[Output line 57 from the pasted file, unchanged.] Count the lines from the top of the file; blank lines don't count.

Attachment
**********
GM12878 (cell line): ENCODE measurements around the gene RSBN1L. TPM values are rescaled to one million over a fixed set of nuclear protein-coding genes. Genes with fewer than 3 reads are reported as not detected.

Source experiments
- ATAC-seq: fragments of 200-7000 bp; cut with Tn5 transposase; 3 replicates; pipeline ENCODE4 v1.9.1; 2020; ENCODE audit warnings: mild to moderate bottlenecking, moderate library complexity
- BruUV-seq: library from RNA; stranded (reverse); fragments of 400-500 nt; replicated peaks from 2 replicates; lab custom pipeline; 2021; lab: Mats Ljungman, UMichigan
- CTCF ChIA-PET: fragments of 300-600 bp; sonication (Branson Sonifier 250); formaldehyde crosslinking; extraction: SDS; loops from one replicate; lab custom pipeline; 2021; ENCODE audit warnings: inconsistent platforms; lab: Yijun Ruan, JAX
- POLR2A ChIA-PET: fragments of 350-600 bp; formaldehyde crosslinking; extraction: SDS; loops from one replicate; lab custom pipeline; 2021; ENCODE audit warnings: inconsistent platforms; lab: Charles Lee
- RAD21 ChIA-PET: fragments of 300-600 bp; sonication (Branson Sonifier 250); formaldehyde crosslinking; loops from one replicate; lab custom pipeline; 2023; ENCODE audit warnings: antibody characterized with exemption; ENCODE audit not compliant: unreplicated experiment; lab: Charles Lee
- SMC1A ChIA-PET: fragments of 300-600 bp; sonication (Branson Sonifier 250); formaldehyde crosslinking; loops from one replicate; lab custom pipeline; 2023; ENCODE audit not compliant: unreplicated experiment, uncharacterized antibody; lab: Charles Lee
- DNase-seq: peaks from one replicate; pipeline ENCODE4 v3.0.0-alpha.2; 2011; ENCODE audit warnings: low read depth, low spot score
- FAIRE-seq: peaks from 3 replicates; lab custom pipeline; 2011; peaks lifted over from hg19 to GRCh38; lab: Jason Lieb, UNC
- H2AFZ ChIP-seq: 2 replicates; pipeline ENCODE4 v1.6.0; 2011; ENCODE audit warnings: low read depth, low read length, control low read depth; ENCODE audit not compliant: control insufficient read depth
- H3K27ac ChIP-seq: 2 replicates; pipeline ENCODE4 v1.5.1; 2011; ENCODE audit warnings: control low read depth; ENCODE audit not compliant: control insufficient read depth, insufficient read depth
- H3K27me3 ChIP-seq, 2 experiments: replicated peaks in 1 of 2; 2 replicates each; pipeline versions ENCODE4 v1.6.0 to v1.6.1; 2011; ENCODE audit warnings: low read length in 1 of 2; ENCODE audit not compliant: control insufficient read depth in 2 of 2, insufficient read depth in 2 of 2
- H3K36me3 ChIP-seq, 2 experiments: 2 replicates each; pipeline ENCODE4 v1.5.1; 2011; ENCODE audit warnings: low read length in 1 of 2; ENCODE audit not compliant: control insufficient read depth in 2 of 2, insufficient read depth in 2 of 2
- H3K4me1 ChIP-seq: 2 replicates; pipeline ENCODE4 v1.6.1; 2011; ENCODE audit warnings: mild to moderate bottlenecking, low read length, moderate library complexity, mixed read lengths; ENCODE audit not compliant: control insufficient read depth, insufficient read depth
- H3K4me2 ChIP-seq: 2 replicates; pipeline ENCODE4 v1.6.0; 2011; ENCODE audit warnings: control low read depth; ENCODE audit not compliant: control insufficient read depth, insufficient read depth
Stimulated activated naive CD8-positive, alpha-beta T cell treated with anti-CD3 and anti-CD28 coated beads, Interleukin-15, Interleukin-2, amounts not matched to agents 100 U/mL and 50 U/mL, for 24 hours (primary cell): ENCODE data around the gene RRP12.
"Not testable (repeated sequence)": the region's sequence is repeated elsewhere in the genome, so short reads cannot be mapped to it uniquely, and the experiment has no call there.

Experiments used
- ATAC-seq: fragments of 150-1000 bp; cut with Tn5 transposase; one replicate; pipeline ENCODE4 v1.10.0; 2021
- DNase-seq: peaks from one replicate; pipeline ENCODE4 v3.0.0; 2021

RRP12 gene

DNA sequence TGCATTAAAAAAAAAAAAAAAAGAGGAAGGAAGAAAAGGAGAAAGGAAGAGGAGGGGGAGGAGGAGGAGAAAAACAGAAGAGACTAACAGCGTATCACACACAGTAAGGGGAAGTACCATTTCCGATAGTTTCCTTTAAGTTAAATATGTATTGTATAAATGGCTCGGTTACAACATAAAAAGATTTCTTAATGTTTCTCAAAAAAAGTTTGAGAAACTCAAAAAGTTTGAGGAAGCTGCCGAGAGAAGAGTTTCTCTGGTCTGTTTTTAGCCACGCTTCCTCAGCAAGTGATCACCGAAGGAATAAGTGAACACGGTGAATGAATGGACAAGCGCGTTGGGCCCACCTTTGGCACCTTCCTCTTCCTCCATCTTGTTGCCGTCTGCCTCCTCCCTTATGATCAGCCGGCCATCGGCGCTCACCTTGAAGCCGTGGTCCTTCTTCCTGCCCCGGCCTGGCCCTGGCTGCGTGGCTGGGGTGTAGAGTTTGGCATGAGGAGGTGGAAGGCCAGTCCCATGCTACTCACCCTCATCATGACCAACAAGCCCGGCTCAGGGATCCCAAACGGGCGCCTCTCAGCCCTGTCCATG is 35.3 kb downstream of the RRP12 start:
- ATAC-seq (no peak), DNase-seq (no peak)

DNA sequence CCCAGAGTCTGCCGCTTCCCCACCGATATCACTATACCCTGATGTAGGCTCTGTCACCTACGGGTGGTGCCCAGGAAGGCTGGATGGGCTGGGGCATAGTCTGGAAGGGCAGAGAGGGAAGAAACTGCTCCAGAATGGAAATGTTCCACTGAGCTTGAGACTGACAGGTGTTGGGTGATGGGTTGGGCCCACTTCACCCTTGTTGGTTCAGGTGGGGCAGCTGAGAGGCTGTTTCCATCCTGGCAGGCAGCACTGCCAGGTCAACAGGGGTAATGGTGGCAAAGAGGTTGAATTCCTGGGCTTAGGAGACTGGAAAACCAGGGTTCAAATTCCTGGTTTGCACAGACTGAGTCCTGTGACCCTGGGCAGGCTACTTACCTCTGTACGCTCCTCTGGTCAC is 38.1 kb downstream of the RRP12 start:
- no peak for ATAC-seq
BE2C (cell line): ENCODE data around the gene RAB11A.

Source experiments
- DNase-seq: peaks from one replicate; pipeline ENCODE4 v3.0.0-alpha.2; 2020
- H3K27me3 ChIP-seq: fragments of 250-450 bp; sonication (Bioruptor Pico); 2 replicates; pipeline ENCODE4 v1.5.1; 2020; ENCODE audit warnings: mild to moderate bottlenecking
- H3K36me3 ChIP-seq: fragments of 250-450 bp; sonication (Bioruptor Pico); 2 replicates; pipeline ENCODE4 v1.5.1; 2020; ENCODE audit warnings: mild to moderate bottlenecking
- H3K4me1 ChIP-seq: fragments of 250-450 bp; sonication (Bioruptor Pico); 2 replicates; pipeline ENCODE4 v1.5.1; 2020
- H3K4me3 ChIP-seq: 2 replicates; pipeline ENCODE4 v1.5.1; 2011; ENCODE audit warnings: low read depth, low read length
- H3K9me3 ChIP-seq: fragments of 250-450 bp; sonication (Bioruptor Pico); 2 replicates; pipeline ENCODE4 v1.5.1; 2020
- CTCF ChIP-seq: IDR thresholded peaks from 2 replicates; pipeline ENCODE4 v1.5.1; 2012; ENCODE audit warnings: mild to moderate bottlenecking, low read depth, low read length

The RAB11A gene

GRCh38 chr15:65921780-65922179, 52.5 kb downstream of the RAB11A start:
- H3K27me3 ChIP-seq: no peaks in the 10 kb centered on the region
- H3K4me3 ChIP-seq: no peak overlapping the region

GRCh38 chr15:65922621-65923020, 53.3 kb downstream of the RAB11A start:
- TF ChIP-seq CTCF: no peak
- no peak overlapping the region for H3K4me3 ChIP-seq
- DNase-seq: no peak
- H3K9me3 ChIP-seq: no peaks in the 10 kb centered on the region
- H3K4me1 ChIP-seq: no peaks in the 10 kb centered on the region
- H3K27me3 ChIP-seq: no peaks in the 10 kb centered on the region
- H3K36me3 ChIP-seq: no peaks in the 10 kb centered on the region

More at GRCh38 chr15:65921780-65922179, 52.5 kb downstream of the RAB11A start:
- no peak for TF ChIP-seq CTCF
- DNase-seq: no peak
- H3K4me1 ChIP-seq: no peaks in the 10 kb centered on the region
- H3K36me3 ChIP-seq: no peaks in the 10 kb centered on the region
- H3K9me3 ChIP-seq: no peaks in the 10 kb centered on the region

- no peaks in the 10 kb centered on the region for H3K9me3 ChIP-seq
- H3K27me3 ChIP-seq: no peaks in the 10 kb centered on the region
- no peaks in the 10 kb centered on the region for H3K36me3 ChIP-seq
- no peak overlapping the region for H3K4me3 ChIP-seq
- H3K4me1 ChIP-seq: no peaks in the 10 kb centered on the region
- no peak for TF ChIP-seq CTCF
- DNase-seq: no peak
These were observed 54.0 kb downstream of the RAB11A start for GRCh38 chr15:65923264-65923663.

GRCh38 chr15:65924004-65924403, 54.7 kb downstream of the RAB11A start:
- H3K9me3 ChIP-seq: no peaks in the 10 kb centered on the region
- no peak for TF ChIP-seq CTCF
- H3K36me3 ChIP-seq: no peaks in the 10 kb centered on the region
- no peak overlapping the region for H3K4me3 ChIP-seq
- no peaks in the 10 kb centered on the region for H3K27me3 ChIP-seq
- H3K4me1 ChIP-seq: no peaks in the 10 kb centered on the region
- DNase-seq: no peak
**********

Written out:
- no peak overlapping the region for H3K4me3 ChIP-seq